Migration of the lateral ventricles from their normal position is a common occurrence and may be extreme. An expanding lesion almost invariably displaces the ventricular system away from it, while in many cases an atrophic lesion draws the ventricular system toward it. When the ventricles are enormously dilated, as in internal hydrocephalus, the brain and adjacent portions of the lateral ventricles may migrate through a defect in the skull. Protrusions from the lateral ventricle into the cerebellar fossa through the incisura tentorii are undoubtedly of rare occurrence. We are therefore reporting in detail a case of this kind, with the clinical and postmortem observations. The probable manner of formation of these "protrusions" and their ventriculographic interpretation will also be discussed.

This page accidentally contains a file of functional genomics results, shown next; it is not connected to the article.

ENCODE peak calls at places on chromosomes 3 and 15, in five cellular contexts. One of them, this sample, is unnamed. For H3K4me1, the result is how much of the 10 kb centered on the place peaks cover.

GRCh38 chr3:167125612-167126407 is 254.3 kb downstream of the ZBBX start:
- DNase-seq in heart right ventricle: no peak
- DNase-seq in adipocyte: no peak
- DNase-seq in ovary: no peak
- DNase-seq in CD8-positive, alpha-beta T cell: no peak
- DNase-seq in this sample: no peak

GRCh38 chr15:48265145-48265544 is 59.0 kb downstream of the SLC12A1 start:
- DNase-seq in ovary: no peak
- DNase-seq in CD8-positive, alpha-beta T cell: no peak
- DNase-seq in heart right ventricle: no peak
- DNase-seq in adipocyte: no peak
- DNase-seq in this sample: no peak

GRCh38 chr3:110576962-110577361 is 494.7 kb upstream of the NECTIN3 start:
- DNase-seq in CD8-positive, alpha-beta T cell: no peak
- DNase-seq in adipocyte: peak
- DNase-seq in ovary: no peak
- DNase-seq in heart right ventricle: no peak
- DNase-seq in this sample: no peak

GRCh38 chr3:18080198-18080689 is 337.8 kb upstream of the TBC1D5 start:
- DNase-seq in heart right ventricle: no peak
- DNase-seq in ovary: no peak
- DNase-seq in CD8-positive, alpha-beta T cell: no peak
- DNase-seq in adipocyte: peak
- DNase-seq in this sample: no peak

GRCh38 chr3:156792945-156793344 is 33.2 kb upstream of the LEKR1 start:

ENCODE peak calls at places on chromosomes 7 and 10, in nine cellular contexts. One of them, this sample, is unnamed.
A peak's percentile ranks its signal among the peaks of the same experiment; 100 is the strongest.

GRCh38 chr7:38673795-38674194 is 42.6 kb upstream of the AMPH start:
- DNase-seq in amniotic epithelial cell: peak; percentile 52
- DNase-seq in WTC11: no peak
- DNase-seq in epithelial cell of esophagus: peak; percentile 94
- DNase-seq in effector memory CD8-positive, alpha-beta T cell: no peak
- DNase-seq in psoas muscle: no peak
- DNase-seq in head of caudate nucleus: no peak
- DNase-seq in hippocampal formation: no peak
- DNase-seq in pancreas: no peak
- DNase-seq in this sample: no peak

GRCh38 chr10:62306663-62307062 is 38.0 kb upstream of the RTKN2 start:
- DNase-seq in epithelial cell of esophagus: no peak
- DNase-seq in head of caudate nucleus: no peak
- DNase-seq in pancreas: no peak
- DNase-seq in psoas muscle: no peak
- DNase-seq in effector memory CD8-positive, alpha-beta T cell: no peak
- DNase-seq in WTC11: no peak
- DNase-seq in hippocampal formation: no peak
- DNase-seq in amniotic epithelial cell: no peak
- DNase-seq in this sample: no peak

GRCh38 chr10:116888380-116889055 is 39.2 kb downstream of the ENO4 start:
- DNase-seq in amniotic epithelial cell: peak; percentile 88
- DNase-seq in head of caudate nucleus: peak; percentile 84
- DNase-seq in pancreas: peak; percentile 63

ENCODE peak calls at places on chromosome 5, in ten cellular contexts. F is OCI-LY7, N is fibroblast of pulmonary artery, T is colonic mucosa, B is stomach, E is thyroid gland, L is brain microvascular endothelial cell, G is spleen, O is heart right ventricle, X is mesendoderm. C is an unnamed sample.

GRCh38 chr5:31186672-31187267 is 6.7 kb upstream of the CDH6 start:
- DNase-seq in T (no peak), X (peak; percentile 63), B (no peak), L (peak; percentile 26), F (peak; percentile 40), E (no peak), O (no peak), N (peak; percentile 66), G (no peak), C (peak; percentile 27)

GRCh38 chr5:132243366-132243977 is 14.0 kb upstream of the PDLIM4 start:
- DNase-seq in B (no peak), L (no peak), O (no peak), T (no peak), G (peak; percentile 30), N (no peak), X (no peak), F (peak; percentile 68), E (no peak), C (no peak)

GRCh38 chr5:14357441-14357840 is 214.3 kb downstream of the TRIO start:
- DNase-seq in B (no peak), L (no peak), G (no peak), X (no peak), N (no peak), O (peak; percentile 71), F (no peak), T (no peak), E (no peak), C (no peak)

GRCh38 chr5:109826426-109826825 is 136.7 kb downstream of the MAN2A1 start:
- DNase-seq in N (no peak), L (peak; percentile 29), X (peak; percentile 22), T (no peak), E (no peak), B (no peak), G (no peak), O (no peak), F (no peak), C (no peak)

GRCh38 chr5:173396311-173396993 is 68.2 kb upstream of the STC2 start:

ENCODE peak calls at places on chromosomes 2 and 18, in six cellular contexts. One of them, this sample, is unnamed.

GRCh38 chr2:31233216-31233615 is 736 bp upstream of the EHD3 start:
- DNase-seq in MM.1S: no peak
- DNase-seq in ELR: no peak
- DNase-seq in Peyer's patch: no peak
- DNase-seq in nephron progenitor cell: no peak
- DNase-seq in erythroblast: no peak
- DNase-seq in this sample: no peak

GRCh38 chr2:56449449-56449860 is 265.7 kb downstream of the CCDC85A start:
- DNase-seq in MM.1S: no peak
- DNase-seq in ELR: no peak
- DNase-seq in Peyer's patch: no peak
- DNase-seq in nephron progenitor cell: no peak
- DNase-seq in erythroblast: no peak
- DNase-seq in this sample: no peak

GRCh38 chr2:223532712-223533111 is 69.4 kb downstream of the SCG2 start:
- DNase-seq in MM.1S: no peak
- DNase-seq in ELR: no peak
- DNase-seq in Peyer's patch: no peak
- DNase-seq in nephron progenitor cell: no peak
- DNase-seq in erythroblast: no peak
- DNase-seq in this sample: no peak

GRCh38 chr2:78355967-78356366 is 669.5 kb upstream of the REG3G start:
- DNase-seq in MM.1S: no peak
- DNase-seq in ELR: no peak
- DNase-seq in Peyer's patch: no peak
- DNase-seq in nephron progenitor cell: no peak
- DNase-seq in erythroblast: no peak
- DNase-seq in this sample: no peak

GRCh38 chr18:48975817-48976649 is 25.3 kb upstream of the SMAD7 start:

REPORT OF A CASE
S. G., a girl aged 7½ years, was admitted to the Montreal Neurological Institute on Oct. 24, 1939. There was a history of whooping cough at
A. E. CHILDE, F. L. McNAUGHTON. DIVERTICULA OF THE LATERAL VENTRICLES EXTENDING INTO THE CEREBELLAR FOSSA. Arch NeurPsych. 1942;47(5):768–778. doi:10.1001/archneurpsyc.1942.02290050070005